UCSB Science Line
Sponge Spicules Nerve Cells Galaxy Abalone Shell Nickel Succinate X-ray Lens Lupine
UCSB Science Line
How it Works
Ask a Question
Search Topics
Our Scientists
Science Links
Contact Information
Why isn't Venus livable if it's just like Earth?
Question Date: 2012-10-08
Answer 1:

Good question! Venus is much like Earth in some ways, but in other ways it is very different. The size and density of Venus is very similar to Earth, but its atmosphere is very different. The atmosphere is the layer of gas surrounding the surface of a planet, and it is very important in the livability of a planet because most life (on Earth) is at or very near to the surface.

Venus’ atmosphere is mostly composed of carbon dioxide. It is very dense (about 90 times the pressure of Earth’s atmosphere) and very hot (about 500 Centigrade) because of an extreme “greenhouse effect” from the carbon dioxide (Hamblin & Christiansen, 2004). Obviously, it would be impossible for a human to live there– we would be cooked by the heat and crushed by the pressure, but what about other life?

Life on Earth can live in extreme environments, like the freezing cold desserts of Antarctica and the boiling hot pools in Yellowstone. Organisms that live in these types of environments are known as “extremophiles”. Could an extremophile live on the surface of Venus? Life (as scientists understand it) requires at least two main things: 1) liquid water for chemical reactions to happen in and 2) a source of energy. Humans drink water to “hydrate” our cells and get energy by eating carbon and combining it with the oxygen that we breathe, but there are other ways to get energy as well. Some organisms get all of their energy from “chemical reactions” that take place in their environment. For example, the bacteria that live in hot, acidic pools in Yellowstone take advantage of the combination of sulfur and oxygen in the pools. There may be the potential for the first requirement on Venus. For example, an organism with a similar “metabolic pathway” as plants might be able to get their energy from the carbon dioxide and sunlight on Venus (although not much sunlight makes it through the dense atmosphere). Liquid water is the requirement that Venus probably does not fill. Scientists think that there may have been liquid water on Venus’ surface in the past, but not any longer.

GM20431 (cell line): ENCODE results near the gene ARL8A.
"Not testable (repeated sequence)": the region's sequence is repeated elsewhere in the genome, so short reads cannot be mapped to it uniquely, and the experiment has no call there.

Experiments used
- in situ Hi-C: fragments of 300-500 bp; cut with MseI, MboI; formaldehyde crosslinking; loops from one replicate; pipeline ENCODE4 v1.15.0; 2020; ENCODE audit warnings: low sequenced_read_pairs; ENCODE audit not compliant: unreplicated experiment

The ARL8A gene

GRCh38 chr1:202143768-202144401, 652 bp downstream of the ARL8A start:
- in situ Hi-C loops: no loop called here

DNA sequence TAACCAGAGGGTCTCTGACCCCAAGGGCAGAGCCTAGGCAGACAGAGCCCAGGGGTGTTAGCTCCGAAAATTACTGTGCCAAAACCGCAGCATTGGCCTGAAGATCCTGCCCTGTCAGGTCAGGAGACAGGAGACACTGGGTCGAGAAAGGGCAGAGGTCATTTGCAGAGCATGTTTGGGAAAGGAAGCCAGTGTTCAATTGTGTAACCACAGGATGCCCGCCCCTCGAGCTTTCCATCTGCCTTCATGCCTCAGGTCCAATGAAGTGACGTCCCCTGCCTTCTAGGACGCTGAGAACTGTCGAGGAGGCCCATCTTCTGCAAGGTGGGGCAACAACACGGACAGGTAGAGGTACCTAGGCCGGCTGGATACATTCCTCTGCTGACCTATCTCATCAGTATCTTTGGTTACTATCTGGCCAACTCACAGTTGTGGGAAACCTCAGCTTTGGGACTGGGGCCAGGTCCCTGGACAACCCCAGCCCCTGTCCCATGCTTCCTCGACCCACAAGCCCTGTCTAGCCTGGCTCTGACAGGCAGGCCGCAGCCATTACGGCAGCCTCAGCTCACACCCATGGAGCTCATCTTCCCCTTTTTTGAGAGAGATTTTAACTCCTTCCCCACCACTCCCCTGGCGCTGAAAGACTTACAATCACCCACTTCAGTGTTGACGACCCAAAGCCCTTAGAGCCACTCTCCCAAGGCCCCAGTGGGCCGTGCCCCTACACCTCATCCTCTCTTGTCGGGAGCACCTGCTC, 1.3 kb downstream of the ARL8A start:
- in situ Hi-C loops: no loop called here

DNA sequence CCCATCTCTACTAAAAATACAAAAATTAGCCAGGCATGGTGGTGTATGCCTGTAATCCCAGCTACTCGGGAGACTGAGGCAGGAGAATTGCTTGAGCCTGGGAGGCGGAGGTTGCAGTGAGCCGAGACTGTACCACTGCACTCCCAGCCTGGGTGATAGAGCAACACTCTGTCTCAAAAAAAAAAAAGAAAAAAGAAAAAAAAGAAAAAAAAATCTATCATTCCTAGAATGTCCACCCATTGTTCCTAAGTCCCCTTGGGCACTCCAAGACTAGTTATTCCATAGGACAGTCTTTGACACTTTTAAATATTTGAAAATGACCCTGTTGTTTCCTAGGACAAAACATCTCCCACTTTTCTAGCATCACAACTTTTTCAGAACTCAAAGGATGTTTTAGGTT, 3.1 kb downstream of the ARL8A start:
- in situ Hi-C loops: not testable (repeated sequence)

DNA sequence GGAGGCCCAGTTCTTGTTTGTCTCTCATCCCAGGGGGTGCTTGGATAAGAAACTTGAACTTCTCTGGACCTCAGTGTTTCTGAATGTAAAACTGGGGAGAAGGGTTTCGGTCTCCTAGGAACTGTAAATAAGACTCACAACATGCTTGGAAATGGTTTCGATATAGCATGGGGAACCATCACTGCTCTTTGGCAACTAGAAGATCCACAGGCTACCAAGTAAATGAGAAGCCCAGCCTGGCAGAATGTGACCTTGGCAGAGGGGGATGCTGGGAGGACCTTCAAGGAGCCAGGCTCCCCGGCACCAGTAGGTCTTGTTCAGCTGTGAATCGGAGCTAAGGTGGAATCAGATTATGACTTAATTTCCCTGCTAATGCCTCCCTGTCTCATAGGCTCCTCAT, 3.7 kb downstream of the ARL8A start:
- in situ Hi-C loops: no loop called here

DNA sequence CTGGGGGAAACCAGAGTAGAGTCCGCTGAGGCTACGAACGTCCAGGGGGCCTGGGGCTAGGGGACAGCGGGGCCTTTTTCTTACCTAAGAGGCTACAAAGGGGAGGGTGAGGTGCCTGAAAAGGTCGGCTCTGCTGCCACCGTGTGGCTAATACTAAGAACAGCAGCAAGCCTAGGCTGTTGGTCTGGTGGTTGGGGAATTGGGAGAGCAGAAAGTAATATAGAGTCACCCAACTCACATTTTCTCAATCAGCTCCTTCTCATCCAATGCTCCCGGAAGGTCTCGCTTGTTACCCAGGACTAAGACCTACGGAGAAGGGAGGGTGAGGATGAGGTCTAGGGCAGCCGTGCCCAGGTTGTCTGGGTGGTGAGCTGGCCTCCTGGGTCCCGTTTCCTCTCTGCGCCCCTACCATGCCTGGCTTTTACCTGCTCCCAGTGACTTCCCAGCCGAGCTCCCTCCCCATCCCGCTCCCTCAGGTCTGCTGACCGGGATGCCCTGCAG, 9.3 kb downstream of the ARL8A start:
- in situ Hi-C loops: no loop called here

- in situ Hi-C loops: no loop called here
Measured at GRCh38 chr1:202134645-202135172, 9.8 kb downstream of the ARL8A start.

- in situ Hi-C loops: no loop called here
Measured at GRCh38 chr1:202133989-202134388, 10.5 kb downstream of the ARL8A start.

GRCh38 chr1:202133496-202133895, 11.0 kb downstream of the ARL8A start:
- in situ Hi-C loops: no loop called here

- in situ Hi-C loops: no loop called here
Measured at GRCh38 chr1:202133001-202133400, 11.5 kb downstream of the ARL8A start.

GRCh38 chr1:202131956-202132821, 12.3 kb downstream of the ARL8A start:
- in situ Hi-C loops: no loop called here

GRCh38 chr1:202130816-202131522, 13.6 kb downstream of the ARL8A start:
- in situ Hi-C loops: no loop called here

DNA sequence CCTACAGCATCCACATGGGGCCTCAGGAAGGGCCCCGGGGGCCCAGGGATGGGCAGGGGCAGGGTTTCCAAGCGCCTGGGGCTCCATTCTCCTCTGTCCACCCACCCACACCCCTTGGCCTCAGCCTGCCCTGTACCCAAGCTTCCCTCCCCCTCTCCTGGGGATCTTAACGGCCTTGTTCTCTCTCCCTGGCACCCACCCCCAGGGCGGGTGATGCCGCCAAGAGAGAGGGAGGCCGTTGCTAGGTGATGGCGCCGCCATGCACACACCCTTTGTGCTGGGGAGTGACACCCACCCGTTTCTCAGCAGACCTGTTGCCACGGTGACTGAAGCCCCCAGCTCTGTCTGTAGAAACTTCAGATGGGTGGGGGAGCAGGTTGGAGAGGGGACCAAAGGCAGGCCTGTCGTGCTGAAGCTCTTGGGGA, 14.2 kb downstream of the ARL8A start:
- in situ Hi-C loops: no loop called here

Reference: Hamblin, W.K. & Christiansen, E.H. (2004). Earth’s Dynamic Systems. New Jersey: Prentice-Hall.

Click Here to return to the search form.

University of California, Santa Barbara Materials Research Laboratory National Science Foundation
This program is co-sponsored by the National Science Foundation and UCSB School-University Partnerships
Copyright © 2020 The Regents of the University of California,
All Rights Reserved.
UCSB Terms of Use